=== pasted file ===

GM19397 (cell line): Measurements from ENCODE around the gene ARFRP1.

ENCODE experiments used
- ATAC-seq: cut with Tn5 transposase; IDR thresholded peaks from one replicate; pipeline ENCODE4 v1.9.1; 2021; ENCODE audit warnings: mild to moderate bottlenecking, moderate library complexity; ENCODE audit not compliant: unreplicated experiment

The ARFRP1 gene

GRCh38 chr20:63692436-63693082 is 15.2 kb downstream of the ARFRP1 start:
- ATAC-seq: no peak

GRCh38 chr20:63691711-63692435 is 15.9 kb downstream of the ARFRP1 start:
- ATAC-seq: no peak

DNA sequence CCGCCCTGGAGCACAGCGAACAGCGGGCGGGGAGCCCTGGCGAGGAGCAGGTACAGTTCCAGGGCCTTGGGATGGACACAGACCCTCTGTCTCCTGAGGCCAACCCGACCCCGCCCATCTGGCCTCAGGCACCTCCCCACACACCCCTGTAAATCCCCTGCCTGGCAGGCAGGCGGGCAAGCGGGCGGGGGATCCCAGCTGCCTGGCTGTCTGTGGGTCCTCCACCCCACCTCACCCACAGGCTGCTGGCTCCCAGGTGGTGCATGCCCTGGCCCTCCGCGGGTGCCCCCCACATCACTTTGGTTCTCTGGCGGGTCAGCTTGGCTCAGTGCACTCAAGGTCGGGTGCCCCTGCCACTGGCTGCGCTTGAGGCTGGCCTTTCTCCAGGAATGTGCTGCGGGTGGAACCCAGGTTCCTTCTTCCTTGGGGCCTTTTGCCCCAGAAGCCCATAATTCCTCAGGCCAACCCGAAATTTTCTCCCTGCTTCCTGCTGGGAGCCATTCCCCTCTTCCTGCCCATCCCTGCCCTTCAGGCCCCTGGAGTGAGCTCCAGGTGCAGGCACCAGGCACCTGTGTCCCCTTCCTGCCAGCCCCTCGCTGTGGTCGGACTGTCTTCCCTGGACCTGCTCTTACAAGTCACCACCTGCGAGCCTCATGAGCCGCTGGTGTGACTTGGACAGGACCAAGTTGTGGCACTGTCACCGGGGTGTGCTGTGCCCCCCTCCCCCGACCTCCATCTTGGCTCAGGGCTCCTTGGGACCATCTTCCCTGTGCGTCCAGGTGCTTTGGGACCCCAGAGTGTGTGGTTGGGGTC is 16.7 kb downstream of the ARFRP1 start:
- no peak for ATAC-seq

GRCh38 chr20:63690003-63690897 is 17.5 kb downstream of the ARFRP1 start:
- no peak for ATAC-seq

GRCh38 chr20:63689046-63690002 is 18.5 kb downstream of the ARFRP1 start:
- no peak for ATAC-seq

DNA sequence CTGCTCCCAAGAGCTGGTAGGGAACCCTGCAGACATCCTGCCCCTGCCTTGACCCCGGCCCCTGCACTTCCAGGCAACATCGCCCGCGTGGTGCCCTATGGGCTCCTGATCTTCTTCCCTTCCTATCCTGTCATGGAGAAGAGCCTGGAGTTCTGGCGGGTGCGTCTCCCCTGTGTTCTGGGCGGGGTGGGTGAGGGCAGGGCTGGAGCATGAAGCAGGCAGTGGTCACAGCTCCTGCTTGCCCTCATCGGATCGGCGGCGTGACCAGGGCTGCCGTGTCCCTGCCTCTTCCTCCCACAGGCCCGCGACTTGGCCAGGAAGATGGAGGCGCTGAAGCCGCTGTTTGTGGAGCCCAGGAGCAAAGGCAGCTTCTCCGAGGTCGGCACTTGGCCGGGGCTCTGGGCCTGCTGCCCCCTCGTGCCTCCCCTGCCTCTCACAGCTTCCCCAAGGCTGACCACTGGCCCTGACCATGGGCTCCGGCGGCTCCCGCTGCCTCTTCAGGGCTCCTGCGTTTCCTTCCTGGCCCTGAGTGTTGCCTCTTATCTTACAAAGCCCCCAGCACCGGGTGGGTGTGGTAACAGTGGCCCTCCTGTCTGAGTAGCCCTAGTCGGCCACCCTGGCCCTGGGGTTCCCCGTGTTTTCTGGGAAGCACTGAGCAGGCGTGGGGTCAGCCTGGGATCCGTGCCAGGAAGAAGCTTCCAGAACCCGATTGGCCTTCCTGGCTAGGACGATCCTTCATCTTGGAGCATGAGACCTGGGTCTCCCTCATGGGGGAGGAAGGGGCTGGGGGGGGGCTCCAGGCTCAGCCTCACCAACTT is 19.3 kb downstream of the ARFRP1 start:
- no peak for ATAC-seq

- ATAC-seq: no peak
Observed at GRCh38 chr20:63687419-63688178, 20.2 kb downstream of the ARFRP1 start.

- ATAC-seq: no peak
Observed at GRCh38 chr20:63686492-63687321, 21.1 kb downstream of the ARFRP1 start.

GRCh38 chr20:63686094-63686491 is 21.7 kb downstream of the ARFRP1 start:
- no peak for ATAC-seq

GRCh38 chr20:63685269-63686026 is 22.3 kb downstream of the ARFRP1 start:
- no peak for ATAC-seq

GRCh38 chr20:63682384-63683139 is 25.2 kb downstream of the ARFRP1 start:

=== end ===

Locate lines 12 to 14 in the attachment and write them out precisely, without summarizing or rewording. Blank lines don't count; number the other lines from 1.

- no peak for ATAC-seq

GRCh38 chr20:63689046-63690002 is 18.5 kb downstream of the ARFRP1 start:
- no peak for ATAC-seq